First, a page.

Let’s face it, most people cannot afford to buy a car with cash up front. Not a reliable
one anyway. That means auto financing is a necessary evil for most of us; and forget that sticker price, your credit will affect just how much you really end up paying for that car.
Though you may be able to get a loan with any level of credit, your credit rating will determine the interest rate you are offered and whether you are charged as little as zero to thousands of dollars in interest charges. Even your payment can vary by hundreds of dollars every month depending on your credit rating. Here is an illustration of the how the varying credit score ranges can impact your interest rate and payment on a $20,000 auto loan:
Knowing your credit score before you apply for an auto loan can be helpful in understanding what kind of interest rate and payment you will be offered, and ultimately the amount of loan you will qualify for.
Here are a few ways you may be able to improve your credit:
Check Your Credit Report for Mistakes
Check your credit report for mistakes that might be hurting your credit scores. If the different bureaus are reporting inaccurate balances, incorrect dates, late payments that were not late, or any other erroneous information, you can dispute the items with the respective credit bureaus and have the item corrected or deleted from your credit report.
Do You See Accounts That Do Not Belong to You?
It is not common, but some consumers have found accounts that do not belong to them included on their credit reports. If this happens is it possible that your consumer report was merged with a family member’s file with a similar name. Or someone else who may have a similar name or SSN. If there are accounts that cannot be attributed to a merged file, this may be a sign of identity theft.
How High Are Your Utilization Rates?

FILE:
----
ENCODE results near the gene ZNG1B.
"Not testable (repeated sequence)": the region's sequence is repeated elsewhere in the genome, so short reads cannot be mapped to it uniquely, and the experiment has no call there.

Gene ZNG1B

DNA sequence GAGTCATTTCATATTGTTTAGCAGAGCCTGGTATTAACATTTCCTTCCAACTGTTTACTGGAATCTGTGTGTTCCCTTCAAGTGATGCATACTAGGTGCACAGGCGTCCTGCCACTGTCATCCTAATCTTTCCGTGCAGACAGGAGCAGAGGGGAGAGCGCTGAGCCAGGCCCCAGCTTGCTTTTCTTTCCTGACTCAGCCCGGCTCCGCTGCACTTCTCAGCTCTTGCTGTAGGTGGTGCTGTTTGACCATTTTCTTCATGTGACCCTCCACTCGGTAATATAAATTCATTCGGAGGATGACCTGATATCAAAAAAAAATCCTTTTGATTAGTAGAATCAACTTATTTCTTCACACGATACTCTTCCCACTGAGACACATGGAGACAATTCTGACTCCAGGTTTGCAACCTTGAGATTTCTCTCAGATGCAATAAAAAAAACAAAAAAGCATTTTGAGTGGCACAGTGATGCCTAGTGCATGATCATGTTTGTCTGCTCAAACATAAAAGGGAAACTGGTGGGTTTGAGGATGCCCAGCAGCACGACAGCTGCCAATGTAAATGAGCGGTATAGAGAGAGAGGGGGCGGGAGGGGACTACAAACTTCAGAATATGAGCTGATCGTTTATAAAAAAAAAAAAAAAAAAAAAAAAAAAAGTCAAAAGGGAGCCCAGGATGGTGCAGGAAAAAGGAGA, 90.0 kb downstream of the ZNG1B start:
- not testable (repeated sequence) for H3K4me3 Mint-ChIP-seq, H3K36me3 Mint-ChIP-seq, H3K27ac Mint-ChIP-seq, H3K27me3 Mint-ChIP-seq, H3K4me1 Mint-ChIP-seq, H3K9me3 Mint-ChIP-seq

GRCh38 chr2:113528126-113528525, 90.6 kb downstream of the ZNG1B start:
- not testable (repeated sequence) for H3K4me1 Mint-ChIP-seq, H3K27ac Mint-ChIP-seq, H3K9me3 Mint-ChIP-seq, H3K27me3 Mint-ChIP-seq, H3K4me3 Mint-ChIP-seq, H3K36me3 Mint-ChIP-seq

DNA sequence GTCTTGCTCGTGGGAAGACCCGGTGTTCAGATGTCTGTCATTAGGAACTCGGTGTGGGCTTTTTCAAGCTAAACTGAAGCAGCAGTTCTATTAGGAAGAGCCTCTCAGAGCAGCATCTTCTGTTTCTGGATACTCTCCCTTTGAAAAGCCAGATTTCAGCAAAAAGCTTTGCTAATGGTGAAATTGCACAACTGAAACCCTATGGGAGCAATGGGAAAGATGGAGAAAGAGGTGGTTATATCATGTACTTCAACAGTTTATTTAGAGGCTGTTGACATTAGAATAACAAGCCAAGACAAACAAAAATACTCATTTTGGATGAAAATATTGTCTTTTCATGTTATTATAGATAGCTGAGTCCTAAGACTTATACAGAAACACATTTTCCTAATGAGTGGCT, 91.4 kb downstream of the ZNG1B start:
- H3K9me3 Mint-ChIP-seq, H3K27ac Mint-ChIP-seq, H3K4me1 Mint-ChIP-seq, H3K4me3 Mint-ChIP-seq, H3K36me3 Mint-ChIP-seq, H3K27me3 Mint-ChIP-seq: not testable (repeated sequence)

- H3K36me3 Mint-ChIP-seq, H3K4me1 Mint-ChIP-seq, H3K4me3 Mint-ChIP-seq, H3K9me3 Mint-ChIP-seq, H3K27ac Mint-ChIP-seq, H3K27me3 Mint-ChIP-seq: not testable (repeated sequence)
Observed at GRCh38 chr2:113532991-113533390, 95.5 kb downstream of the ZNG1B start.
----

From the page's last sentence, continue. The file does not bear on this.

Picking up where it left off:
Credit utilization is the percentage of your current balances compared to your credit limits. If your balances are greater than 30% of your credit limits, you may be negatively impacting your scores. Lowering your balances to 30% or below will improve your scores. Maintaining a credit utilization rate of 15% or below will help you increase your scores each month.
Ask a Responsible Friend or Family Member to Add You as An Authorized User.
If a friend of family member with credit cards maintains good utilization and longevity is willing to add you as an authorized user, that account and its history will be added to your credit reports; you may experience a credit boost when those accounts appear on your credit.
If you have no other options than to purchase a car with bad credit, spend the next year trying to pay down your credit card balances and reducing your utilization rate; pay every account on time, every time. After 12 months, you should have experienced enough of a credit score increase that you can refinance your high interest loan into a loan with lower interest and a lower payment.
Remember, Boe Credit Consulting is here to help if you need it. We can provide you with a free credit consultation and we can also develop a custom and comprehensive plan to repair your damaged credit.
Contact Boe Credit Consulting today to learn how you can have the exceptional credit you deserve.
About the Author
Jeff Boe is a graduate of National American University, a Board-Certified Credit Consultant and the President of Boe Credit Consulting. He has successfully rehabilitated his own credit profile and, since 2005, has been working with consumers to educate and help them with improving their own credit.
In 2018 he started Boe Credit Consulting in order to help even more people improve their literacy as it relates to the credit system in the U.S. as-well-as to improve their credit reports and scores so they can be free to realize their financial goals.
Boe Credit Consulting specializes in helping credit-challenged consumers improve their credit reports and scores so that they can achieve their financial goals.
For more information, visit www.BoeCredit.com
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